On Tuesday 7th August Sir Roger Gale, MP for North Thanet, joined a panel of community and political experts at a YouthQuake event designed to increase the political awareness of a group of 200 young people taking part in the National Citizen Service (NCS) programme.
Held at the University of Kent, the event was designed to allow the teens pose questions to the panel, and discuss with them the political and community issues that matter to them most. The young people attending were all aged 15-17 and from across the Ashford, Canterbury, Dover, Thanet and Folkestone areas. Panel members included Sir Roger Gale MP, Dr Laura Sudulich, senior lecturer in Politics at the University of Kent, councillors from across the Ashford, Canterbury, Thanet and Dover areas including Canterbury City councillor Amy Baker and Cllr Brad Bradford, cabinet member for Community Safety and Wellbeing at Ashford Borough Council, and Deputy Chairman for Membership at North Thanet Conservatives, George Kup.
Delivered in south and east Kent by CXK, NCS is an open-to-all unifying experience shared by teens from different backgrounds which helps them become better individuals, and in turn better citizens.
NCS participants were in their second week of the programme where the young people live away from home in university-style accommodation whilst learning a range of new skills – from budgeting and cooking through to African drumming – while also exploring a range of political and local community issues. The young people, who had been exploring the issues facing their local communities as well as broader political topics, approached the panel with questions about hospital plans for east Kent, the cost of housing, Brexit negotiations, and the changing face of education.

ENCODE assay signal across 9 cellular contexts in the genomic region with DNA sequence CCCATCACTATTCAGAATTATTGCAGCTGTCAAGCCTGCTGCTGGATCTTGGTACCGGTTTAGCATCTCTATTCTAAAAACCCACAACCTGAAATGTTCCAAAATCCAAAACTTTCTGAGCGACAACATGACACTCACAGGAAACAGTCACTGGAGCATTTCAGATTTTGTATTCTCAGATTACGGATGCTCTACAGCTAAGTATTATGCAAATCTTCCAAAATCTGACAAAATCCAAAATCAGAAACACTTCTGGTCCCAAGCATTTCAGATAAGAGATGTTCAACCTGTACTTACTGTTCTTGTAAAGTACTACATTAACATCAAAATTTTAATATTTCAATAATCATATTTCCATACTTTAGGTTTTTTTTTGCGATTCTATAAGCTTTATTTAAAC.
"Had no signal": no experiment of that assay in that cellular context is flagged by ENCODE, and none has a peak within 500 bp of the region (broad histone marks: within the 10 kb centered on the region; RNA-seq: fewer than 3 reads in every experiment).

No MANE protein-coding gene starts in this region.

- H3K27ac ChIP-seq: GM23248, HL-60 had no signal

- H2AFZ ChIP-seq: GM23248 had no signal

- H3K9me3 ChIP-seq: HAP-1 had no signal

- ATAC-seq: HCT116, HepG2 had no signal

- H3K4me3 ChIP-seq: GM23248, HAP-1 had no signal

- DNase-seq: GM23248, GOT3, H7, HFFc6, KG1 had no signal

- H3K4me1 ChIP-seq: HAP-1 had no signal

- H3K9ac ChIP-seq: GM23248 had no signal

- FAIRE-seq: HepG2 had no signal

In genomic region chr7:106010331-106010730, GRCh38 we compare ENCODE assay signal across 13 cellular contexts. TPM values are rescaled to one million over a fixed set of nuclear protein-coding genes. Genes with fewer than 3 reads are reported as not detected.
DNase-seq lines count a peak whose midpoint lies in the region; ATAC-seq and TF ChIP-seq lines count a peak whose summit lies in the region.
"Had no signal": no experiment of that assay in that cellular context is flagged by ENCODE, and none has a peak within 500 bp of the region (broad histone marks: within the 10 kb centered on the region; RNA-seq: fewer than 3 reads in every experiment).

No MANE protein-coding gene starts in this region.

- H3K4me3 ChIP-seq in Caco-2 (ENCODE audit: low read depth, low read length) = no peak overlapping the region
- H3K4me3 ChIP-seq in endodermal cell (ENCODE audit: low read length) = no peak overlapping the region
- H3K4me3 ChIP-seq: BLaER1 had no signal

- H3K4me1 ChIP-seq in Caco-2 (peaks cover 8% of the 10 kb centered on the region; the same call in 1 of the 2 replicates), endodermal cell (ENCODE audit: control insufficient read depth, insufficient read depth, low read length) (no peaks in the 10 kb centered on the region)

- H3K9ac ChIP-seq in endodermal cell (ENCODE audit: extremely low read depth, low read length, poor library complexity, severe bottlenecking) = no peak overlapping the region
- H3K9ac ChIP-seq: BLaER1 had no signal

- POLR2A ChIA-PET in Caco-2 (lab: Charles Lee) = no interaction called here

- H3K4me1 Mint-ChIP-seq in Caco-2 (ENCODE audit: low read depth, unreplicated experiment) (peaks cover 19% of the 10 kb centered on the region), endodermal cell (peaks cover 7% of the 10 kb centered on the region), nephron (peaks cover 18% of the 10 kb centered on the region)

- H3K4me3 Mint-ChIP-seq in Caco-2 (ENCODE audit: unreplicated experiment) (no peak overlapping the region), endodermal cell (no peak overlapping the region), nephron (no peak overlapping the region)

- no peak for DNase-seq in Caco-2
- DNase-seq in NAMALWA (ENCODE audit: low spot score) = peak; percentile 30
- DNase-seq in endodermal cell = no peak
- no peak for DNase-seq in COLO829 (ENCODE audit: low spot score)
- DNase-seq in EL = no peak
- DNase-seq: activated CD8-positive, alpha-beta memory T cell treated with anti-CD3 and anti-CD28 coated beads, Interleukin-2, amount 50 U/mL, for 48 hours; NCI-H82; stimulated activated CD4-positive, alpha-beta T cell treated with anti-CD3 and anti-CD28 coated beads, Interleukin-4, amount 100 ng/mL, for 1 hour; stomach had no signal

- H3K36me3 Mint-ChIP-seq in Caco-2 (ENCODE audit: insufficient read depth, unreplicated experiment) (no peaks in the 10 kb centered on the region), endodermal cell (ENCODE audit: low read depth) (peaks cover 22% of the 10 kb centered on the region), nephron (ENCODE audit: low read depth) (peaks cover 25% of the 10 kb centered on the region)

Sir Roger Gale MP learned first-hand how NCS – the fastest growing youth movement in our country for a century – is helping to develop participants’ political and community engagement. Sir Roger said: “Young people are always and rightly challenging and are good at making politicians think! This was a stimulating exchange of views that I really enjoyed.”
Grace, 16 and from Ashford, commented on her experience of the event: “I really liked that we were not only able to pre-plan the questions we asked of the panel, but also that we could ask questions freely in response to their answers, as it meant we could get multiple points across. There was loads of diversity of opinion and it gave us the opportunity to break down stigmas.”
NCS is a flagship government initiative that provides young people aged 15-17 with the chance to take on new challenges, experience exciting activities, make long-lasting friendships and develop vital skills that will support them later in life. It was launched to tackle three core issues of importance to society: social cohesion, social mobility and social engagement.
Over 400,000 young people have completed the NCS programme to date, giving up an incredible 11.7 million hours to social action projects since NCS started.